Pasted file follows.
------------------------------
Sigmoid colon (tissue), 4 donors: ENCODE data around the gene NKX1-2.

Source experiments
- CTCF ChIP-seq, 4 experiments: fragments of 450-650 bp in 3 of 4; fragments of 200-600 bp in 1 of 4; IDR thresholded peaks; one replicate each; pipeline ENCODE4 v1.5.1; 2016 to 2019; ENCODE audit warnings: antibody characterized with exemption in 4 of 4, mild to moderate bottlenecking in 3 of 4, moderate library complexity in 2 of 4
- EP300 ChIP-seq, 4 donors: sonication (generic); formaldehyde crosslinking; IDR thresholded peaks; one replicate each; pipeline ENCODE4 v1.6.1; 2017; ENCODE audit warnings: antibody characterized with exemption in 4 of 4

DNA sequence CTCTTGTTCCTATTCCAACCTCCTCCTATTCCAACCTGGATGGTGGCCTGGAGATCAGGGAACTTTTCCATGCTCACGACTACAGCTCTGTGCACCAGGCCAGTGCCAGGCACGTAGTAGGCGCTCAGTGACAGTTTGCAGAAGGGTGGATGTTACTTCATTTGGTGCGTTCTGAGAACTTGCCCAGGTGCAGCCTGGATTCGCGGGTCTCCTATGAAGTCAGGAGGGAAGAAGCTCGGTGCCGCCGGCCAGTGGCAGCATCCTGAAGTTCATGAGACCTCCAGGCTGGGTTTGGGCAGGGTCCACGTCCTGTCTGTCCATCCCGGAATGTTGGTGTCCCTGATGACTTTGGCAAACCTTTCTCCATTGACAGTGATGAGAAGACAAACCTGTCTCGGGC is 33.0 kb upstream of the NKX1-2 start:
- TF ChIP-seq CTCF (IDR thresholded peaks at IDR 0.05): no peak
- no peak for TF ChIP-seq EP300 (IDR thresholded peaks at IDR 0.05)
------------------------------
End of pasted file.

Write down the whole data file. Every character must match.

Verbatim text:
Sigmoid colon (tissue), 4 donors: ENCODE data around the gene NKX1-2.

Source experiments
- CTCF ChIP-seq, 4 experiments: fragments of 450-650 bp in 3 of 4; fragments of 200-600 bp in 1 of 4; IDR thresholded peaks; one replicate each; pipeline ENCODE4 v1.5.1; 2016 to 2019; ENCODE audit warnings: antibody characterized with exemption in 4 of 4, mild to moderate bottlenecking in 3 of 4, moderate library complexity in 2 of 4
- EP300 ChIP-seq, 4 donors: sonication (generic); formaldehyde crosslinking; IDR thresholded peaks; one replicate each; pipeline ENCODE4 v1.6.1; 2017; ENCODE audit warnings: antibody characterized with exemption in 4 of 4

DNA sequence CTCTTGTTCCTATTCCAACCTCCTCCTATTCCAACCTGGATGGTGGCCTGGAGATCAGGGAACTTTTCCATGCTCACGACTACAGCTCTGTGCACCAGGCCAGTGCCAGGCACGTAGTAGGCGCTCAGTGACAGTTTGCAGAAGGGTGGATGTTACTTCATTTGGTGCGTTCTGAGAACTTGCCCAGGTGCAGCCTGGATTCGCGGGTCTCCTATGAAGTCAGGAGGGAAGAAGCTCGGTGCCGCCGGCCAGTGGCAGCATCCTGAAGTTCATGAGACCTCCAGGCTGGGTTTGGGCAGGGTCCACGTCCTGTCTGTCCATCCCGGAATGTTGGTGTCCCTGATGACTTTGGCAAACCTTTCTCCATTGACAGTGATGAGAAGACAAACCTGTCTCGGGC is 33.0 kb upstream of the NKX1-2 start:
- TF ChIP-seq CTCF (IDR thresholded peaks at IDR 0.05): no peak
- no peak for TF ChIP-seq EP300 (IDR thresholded peaks at IDR 0.05)